There's no quick fix to the world's economic crisis - but don't panic

George Soros lost $2bn and the rest of us wonder why the global panic indicators have clicked up so suddenly
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The Independent Culture
YES, BUT what can they do? The Group of Seven has promised to take action to support the world economy should growth falter. President Clinton has described the world economy as facing its most serious challenge for 50 years and has set out six measures to combat this. George Soros has lost his investors $2bn and is again calling for radical reform of the world monetary system.

Meanwhile the rest of us are left to wonder quite why the global panic indicators have clicked up quite so suddenly. Nothing has really changed since July, when Wall Street hit its highest level ever. And if it were so easy to restore confidence by having a co-ordinated cut in global interest rates, why don't they just get on and do it?

When you look at the substance of what is being proposed, as opposed to the stuffy language which is wrapped around it, there is not that much that is likely to be effective. Or at least not easily and simply effective.

There are really only two weapons in the armoury. One is multi-purpose, powerful, ready for immediate use: a concerted interest rate cut. But it is also a single-shot, as repeated use would render it ineffective; and it cannot be targeted, so it hits places that do not need to be hit and causes collateral damage. The other weapon is weaker, more complex, slower to assemble and subject to failure: finding the right mix of financial support and policy reforms for each country, company or bank that has got itself into trouble. The first weapon, cuts in rates, can buy a bit of time, but the second weapons are the ones that really matter.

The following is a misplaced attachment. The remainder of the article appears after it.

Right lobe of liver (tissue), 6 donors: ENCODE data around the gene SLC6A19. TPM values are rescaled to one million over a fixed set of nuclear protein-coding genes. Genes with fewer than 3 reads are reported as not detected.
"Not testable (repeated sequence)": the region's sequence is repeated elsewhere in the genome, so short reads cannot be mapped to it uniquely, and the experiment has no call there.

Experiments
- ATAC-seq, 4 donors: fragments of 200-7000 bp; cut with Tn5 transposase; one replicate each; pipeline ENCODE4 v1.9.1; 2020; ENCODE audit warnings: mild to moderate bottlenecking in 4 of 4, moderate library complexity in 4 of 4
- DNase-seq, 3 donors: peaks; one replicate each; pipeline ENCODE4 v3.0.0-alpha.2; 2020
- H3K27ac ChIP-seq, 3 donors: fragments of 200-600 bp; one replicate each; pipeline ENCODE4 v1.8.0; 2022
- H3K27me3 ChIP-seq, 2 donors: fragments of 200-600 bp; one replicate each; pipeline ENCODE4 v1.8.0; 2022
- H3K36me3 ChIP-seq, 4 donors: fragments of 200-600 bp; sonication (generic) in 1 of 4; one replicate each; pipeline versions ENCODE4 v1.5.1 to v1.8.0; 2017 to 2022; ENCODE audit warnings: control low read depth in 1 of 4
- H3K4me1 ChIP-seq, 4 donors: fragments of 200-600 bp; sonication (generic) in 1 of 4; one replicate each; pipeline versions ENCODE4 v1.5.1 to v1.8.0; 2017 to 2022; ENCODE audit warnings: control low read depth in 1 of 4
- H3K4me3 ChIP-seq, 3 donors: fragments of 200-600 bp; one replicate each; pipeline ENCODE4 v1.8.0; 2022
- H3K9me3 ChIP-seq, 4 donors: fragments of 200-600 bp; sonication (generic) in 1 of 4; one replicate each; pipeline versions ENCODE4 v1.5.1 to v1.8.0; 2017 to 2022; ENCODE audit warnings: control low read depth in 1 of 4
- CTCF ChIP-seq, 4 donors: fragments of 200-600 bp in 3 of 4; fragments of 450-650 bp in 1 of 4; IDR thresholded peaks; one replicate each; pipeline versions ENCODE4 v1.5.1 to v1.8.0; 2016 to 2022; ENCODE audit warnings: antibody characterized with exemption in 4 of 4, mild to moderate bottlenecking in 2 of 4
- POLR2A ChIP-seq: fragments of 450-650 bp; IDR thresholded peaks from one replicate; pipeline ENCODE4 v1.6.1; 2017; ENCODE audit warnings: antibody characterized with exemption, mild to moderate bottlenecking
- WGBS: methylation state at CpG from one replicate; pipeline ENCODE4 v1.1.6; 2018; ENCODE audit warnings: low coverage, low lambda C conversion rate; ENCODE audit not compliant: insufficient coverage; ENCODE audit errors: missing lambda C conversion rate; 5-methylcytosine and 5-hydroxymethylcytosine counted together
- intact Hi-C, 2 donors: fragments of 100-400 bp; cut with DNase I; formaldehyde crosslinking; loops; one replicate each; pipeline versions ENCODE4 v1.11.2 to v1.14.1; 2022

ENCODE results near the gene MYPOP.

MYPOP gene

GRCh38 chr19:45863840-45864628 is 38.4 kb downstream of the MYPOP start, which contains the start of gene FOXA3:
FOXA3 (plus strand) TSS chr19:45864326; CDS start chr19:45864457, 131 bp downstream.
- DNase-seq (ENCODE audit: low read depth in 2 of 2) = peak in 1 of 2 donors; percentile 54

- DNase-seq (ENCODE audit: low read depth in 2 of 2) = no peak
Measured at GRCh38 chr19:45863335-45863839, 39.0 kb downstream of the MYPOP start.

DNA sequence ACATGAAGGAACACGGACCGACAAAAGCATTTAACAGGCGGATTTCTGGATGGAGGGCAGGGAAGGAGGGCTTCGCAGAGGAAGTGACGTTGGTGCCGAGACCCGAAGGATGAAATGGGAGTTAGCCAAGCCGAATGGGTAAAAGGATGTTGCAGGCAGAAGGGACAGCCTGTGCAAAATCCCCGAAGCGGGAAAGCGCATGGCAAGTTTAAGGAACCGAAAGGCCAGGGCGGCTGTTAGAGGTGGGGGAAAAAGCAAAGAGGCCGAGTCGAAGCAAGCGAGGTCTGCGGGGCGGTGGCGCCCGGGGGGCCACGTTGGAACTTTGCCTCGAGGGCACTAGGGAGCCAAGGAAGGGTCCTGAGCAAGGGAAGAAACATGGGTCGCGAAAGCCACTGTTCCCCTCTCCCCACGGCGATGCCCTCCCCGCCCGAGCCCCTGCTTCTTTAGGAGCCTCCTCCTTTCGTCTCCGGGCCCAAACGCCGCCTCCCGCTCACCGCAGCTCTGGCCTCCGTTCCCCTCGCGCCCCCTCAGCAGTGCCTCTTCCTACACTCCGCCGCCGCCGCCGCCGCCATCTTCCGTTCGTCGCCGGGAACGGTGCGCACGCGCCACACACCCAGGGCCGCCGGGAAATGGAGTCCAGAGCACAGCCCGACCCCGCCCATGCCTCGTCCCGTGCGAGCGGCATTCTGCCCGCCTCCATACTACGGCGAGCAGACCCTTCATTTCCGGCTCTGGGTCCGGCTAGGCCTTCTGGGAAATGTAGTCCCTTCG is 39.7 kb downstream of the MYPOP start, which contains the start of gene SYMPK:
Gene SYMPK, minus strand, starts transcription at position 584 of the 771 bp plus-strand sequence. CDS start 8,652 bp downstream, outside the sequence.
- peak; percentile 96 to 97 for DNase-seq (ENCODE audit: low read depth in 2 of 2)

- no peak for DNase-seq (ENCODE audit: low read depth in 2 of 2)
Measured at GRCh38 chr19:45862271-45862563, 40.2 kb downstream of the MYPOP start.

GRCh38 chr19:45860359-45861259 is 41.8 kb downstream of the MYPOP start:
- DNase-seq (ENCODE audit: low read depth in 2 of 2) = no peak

First, though, can we really be facing the most serious economic challenge for 50 years? No, of course we aren't. American presidents under stress are known to ham things up a bit. It was President Nixon who described the Smithsonian Agreement in 1971, which shored up the fixed exchange rate system, as "the greatest monetary agreement in the history of mankind". It lasted about six months.

Nor should we listen too closely to George Soros. He has made a lot of money and has a good nose for markets. He correctly saw that sterling would have to come out of the Exchange Rate Mechanism in 1992, and helped it on the way. But he makes mistakes and has recently completely mis- called investment in Russia.He has now lost a lot of money and when people lose money they tend to find it easier to blame the system than blame themselves.

The dangers are, however, quite considerable, for it looks as though the world is heading into another downswing comparable to that which followed the first and second oil shocks in 1973/4 and 1979, and the 1988-89 boom. Not every country will, however, be equally affected. They never are, for just as each boom is slightly different, so too is each downswing. In some countries there will be outright recession - there already is in much of east Asia, including Japan, and in Russia. In others, maybe including ourselves, it is possible that there will be merely a sharp slow-down in growth, but with the economy managing to inch forward.

In truth, we don't know. The opinions of the experts are often rubbish. Back in July, when the US market peaked, there were plenty of immensely highly-paid American investment advisers saying that the market was soundly based and was likely to rise further. Clever people get things wrong.

What we do know is that a global downturn of uncertain dimensions seems more likely by the day. Accordingly, as the dangers mount, it is right to work out what firepower we have against recession and to get the weapons ready.